I'm trying to iterate on a
SELECT * FROM tb 1
For z = 1 To ds.Tables(0).Columns.Count - 1
Dates do not have a format. From MSDN:
Represents an instant in time, typically expressed as a date and time of day.
Time values are measured in 100-nanosecond units called ticks, and a particular date is the number of ticks since 12:00 midnight, January 1, 0001 A.D. (C.E.) in the GregorianCalendar calendar...For example, a ticks value of 31241376000000000L represents the date, Friday, January 01, 0100 12:00:00 midnight.
DateTime is just a Big Number. Representing them as "dd/MM/yyyy" is part of the magic of the
DateTime type. Part of the issue is this:
Row items are
Object. It wont act like a
DateTime type unless/until you get it into a
DateTime variable. That print as a
DateTime simple because the DataTable knows the underlying type; but it will use the default format for your Culture. This makes it look like dates have a built in format (or even that the "format changed" if you tried to set it to something), but you are a human and
635882810022222112L would not make sense to most of us.
To change the output style, you first need to get it into a
DateTime variable. Apparently, a preliminary step is to determine if an arbitrary column is a Date. Rather than testing the "format" of the output, test the underlying data type. This does assume a proper
DateTime column in the
If ds.Tables(0).Columns(n).DataType = GetType(DateTime) Then '... End If ' Or: If ds.Tables(0).Rows(x)(z).GetType Is GetType(DateTime) Then '... End If
Then to change the display, first get it into a
Dim dt As DateTime If ds.Tables(0).Rows(x)(z).GetType Is GetType(DateTime) Then dt = Convert.ToDateTime(ds.Tables(0).Rows(x)(z)) ' cant change "format" but you can change how it displays: Console.WriteLine(dt.ToLongDateString) Console.WriteLine(dt.ToString("yyyy-MM-dd HH:mm tt")) Console.WriteLine(dt.ToString("dd MMM, yyyy")) End If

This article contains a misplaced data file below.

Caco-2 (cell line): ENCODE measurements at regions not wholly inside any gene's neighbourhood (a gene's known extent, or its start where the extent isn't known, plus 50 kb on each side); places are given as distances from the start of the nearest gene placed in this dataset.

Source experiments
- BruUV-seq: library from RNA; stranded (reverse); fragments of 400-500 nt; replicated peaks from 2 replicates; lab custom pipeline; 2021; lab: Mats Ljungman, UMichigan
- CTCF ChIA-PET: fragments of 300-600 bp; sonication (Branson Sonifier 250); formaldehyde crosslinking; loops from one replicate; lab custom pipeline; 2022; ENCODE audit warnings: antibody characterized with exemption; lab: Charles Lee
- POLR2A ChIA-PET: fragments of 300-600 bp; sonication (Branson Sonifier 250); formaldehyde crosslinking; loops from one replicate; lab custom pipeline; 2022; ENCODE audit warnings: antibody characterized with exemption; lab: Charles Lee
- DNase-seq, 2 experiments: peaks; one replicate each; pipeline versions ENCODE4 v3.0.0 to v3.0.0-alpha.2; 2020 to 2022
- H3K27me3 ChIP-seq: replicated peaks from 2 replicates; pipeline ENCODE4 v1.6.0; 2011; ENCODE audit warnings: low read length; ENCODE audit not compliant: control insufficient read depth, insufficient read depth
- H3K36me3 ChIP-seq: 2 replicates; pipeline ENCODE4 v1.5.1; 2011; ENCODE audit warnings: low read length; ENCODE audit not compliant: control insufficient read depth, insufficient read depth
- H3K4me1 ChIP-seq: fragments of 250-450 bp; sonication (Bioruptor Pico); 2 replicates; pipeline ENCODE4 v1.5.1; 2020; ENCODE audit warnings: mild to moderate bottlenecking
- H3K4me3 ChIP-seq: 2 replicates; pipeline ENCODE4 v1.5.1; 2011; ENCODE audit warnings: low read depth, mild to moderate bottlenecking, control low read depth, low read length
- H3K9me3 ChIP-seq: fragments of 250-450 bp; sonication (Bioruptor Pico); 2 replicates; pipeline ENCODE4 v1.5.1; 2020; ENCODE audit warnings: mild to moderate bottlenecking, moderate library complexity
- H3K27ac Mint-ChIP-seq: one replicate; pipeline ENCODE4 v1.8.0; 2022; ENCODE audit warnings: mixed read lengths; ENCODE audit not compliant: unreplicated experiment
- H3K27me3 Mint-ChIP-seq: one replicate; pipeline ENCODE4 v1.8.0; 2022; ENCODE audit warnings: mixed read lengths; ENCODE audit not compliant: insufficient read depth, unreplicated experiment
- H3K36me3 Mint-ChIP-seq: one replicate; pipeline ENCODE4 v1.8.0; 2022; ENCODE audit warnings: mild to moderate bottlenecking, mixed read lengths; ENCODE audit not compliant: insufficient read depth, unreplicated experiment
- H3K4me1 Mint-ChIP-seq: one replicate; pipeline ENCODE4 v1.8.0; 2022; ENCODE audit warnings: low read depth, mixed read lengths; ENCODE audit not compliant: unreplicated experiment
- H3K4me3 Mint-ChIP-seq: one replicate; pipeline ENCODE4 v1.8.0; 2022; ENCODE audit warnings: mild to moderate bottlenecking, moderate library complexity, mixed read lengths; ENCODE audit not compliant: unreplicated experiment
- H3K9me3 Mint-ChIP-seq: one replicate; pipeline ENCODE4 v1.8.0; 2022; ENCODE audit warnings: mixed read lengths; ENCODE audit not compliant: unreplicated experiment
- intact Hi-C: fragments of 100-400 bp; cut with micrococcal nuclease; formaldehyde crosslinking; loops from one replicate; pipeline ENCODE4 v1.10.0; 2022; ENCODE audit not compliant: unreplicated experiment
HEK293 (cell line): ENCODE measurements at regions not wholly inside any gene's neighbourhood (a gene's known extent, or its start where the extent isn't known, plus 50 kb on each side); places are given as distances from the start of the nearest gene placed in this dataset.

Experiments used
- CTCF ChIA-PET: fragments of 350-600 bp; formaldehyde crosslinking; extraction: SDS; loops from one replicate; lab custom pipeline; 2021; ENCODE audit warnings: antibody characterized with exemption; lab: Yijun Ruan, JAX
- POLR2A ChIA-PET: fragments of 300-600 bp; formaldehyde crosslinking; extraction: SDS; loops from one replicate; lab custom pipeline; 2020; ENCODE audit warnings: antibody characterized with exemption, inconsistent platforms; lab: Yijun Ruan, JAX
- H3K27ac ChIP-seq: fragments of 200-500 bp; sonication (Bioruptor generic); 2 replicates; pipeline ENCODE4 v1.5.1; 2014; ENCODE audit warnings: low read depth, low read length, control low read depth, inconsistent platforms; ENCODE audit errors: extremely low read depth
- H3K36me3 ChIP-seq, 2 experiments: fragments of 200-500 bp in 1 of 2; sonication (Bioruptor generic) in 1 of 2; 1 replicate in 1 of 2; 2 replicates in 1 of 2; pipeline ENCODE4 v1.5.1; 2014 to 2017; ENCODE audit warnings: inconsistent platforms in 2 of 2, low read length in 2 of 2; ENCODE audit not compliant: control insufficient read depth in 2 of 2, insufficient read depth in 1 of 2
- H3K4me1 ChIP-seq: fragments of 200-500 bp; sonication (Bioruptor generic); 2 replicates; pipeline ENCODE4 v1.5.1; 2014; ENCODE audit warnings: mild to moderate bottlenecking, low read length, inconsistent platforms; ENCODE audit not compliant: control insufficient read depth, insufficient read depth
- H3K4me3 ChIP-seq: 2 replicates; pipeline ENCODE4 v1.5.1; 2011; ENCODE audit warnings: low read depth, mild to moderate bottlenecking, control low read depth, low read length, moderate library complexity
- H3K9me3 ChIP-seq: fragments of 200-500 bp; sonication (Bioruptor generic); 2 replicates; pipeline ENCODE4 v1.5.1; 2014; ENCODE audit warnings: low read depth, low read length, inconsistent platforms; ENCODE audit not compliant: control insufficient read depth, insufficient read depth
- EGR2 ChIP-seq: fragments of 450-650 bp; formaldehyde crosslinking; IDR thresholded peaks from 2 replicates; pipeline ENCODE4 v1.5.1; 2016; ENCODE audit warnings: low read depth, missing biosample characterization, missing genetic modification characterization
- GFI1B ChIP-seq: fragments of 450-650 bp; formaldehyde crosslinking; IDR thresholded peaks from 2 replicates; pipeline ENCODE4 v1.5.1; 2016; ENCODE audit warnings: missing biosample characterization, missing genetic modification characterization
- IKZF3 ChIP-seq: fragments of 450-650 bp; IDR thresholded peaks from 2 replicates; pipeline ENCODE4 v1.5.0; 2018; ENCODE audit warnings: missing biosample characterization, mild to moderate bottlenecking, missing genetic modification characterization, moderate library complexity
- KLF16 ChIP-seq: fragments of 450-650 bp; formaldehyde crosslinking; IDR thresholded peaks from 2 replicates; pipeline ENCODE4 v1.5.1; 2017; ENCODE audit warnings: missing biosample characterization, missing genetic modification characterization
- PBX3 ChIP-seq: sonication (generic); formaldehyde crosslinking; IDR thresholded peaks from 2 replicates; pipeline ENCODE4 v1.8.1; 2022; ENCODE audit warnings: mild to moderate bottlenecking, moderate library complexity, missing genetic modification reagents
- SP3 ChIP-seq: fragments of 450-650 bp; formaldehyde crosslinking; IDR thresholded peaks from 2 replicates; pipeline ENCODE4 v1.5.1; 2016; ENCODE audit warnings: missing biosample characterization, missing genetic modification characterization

An easier way to get and convert to
DateTime is to use the
Field(Of T) extension:
Dim dt = ds.Tables(0).Rows(x).Field(Of DateTime)(y)
when I peform the insert usually do this: Date.Now.ToString("yyyy-MM-dd HH:mm:ss") so I apply a format to date to insert... if I don't format correctly the date as I shown I get this value 0000-00-00 00:00:00
That doesn't apply a format to a date. It converts the
DateTime to a string. While "yyyy-MM-dd HH:mm:ss" is the correct format to use when passing date data as a string to MySql, it is not needed. The MySQL Data provider knows how to convert a Net
DateTime var to the data MySql needs/wants and back again -- that's its job.
' this will work fine cmd.Parameters.Add("@SomeDate", MySqlDbType.DateTime).Value = myDateTimeVar
The format requirement you read about is the what you need to use in the MySql shell or WorkBench UI because you are entering text/string there...from the keyboard. It does not mean code must convert
DateTime variables to string in a specific format for storing.